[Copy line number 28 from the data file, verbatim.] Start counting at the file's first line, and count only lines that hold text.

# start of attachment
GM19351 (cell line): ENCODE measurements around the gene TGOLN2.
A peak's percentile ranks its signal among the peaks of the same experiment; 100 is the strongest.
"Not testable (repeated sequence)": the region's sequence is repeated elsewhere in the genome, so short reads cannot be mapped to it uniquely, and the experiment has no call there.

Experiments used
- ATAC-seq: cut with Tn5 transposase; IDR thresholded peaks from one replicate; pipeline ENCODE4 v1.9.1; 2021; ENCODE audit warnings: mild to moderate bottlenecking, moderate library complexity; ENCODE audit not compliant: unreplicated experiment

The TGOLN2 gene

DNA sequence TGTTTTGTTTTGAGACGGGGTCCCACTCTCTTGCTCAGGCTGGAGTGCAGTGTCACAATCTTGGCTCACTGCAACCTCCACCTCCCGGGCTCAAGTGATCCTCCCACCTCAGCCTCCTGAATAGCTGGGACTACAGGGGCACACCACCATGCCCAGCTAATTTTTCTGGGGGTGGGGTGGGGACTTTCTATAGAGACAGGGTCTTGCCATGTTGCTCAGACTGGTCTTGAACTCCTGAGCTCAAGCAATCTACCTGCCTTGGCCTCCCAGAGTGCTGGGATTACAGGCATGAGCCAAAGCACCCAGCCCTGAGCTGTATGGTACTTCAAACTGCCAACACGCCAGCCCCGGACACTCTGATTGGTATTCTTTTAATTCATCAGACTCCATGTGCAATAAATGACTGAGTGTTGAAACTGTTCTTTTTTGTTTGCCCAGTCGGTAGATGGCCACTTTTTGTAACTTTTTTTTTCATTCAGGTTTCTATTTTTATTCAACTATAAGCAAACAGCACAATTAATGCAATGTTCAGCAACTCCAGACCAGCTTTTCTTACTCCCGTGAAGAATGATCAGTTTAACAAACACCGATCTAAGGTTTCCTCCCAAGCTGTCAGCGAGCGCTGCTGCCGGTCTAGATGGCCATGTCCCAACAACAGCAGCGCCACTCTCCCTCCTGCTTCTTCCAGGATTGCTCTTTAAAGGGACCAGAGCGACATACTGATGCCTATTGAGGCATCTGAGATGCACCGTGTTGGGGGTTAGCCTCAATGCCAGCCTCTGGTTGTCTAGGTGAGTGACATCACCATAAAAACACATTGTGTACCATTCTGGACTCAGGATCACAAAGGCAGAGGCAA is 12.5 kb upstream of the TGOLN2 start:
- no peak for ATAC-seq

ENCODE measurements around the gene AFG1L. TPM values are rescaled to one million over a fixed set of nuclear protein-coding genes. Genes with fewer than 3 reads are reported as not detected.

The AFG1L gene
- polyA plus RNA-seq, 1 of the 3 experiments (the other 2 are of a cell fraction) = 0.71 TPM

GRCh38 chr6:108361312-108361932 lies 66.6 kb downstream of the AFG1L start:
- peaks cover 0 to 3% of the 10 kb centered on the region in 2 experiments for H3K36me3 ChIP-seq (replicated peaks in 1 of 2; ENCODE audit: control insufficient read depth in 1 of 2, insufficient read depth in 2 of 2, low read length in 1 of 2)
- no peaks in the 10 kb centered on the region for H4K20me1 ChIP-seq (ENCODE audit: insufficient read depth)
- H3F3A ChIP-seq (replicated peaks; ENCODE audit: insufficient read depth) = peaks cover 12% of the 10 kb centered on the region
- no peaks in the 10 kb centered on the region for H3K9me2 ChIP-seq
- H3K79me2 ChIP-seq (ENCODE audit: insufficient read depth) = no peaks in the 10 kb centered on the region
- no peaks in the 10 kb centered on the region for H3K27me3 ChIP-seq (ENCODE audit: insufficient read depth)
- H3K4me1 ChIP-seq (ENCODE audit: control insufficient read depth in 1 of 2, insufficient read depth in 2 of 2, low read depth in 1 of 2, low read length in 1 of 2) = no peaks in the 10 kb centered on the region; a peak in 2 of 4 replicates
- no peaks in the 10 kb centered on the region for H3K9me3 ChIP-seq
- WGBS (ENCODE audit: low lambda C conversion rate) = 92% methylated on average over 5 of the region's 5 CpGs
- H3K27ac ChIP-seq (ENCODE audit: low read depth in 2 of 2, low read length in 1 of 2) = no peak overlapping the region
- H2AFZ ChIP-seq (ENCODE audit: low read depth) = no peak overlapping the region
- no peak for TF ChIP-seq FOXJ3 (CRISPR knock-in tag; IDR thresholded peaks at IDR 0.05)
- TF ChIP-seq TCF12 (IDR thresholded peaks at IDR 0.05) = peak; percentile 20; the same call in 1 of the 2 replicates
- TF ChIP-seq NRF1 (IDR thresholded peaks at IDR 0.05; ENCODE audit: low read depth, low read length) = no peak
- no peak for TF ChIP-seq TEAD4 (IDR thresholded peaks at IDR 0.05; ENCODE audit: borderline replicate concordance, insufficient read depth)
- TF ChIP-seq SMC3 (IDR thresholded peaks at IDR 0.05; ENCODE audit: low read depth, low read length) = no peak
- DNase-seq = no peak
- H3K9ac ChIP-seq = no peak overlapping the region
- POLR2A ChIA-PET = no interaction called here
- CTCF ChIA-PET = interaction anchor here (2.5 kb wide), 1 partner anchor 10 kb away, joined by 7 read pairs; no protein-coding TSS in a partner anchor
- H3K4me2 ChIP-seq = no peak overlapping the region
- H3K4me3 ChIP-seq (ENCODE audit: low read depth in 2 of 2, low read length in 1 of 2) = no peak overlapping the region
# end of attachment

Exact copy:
- TF ChIP-seq SMC3 (IDR thresholded peaks at IDR 0.05; ENCODE audit: low read depth, low read length) = no peak